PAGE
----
Graphic Novelists Give Graphic Presentations at NEIU


Grace Yu

A.K. Summers, Nicole Georges, and Phoebe Gloeckner speak on their work at the Graphic Novelists Panel of the Visiting Writers Series.

Grace Yu, Campus Life Editor

The Visiting Writers Series at NEIU had the extraordinary opportunity to host an event for a group of three graphic novelists, Nicole Georges, A. K. Summers, and Phoebe Gloeckner. The three artists gave presentations on their remarkable work and were then joined onstage by Hillary Chute, a professor of English at the University of Chicago, who served as moderator for a panel discussion and Q&A.

Some of the most interesting and significant work of all three artists has been at least partly autobiographical. Georges is the author of “Calling Dr. Laura,” a heartfelt and humorous account of Georges’s call to the conservative radio talk show host Dr. Laura Schlessinger and her experiences leading up to the call, including the discovery of a family secret that altered her perception of her own identity. From the retelling of Georges’s initial visit to a psychic as a birthday present from her girlfriend to her whimsical cover drawing of herself with a chicken, Georges presented herself as charming both in her work and in person.

Summers’s graphic novel “Pregnant Butch” was her way of expressing the uniqueness of her experience as a “masculine identified person doing a feminine inspired thing.” As a butch lesbian, Summers’s pregnancy was not without its particular difficulties – as well as its tendencies to provide laughter. Summers’s novel utilized different drawing techniques to portray the subtleties of her butch identity, including a more “realistic” style incorporating more shadows, versus a more simplified “dot-eye” style.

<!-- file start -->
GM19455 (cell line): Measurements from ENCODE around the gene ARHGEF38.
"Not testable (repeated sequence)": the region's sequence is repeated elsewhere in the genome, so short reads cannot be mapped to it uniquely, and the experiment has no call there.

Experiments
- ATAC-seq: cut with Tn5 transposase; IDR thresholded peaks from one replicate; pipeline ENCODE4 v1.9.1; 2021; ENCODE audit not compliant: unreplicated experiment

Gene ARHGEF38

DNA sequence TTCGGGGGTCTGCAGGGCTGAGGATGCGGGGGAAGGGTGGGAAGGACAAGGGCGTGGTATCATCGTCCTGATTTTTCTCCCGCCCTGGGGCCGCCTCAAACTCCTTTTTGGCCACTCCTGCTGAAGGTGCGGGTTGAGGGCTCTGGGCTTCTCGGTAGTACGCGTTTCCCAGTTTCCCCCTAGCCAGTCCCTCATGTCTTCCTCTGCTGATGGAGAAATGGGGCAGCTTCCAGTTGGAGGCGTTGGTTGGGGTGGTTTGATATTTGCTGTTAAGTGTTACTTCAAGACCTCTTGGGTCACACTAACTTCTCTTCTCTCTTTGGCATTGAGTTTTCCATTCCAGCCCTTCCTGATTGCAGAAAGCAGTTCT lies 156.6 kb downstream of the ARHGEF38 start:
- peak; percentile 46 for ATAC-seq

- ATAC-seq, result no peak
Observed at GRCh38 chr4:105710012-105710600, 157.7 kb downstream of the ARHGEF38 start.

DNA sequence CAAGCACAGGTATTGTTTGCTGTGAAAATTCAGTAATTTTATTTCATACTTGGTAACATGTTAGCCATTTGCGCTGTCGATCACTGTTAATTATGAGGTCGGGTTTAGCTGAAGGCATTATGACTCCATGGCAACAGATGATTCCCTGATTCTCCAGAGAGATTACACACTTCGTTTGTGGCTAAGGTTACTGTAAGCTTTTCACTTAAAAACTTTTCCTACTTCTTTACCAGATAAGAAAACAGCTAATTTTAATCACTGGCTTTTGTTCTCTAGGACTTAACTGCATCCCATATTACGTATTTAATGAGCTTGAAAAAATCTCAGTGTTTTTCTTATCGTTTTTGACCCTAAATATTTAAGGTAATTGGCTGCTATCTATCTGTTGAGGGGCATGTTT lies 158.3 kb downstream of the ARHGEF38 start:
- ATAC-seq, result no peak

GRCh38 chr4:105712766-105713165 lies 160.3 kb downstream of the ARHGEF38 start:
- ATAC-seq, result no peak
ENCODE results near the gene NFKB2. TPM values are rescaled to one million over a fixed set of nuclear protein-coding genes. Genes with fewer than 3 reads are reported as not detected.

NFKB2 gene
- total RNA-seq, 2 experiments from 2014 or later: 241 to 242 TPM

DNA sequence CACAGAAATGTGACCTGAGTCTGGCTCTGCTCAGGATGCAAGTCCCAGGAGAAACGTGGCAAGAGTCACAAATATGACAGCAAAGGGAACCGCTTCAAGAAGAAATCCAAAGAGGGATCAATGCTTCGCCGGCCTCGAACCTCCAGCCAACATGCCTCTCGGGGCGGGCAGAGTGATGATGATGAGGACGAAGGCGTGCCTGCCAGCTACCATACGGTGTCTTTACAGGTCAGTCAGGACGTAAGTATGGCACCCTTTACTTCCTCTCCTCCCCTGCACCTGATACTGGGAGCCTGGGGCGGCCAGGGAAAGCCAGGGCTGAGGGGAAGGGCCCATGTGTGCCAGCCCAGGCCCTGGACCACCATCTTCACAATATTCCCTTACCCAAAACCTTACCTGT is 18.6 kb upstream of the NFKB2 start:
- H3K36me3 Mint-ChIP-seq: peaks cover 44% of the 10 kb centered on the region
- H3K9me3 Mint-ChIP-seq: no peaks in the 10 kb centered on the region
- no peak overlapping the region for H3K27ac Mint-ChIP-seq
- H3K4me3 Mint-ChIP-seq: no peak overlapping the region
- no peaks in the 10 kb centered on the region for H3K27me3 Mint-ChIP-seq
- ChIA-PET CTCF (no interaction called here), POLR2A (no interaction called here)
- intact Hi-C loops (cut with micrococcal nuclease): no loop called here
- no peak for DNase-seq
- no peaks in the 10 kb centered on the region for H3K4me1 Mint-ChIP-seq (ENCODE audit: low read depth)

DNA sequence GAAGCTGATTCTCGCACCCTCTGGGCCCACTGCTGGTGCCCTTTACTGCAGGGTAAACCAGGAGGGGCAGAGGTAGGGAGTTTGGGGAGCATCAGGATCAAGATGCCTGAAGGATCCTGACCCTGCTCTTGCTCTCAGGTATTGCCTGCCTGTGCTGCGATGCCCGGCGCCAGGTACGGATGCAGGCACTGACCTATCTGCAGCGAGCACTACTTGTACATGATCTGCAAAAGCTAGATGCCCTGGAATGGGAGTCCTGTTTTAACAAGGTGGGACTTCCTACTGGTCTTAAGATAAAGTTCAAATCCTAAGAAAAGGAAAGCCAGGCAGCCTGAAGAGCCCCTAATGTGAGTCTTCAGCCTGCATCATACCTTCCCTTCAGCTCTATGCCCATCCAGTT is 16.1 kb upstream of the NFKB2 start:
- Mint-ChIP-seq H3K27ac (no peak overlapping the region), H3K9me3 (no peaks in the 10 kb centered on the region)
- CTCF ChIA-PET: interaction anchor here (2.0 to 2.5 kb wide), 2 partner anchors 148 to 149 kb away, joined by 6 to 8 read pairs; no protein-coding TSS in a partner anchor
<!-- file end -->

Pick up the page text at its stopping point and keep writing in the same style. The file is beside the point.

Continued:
Gloeckner may soon be most known for her “Diary of a Teenage Girl,” a warm and sincere coming of age story about a teenage girl who finds ways to express her growing sexuality. Gloeckner’s graphic novel has been made into a film starring Bel Powley, Alexander Skarsgard, and Kristen Wiig. With direction by Marielle Heller, the film premiered at the Sundance Film Festival this past January.

Gloeckner also shared extensively about a new project she has been working on, on the violence and murders of young women and girls in Juarez, Mexico. This project takes slightly a different medium than her graphic novel work; it’s constructed from photographic images of dolls she made herself. Gloeckner finds this a more humane way to grapple with and re-imagine the realities of violence, and stated that she finds it easier to “kills these dolls, then wash them off and bring them back to life the next day,” than to have to imagine the murders three-dimensionally through drawing.

The event, which took place Tuesday, March 24, was the latest installment in a wonderfully enriching series at NEIU curated by Alicia Erian of the English Department. Prof. Erian and Dr. Ryan Poll, also of the English Department, introduced all the various presenters and were responsible for the seamless organization of the event, a great addition to the continued vivacity of creative life in the NEIU community.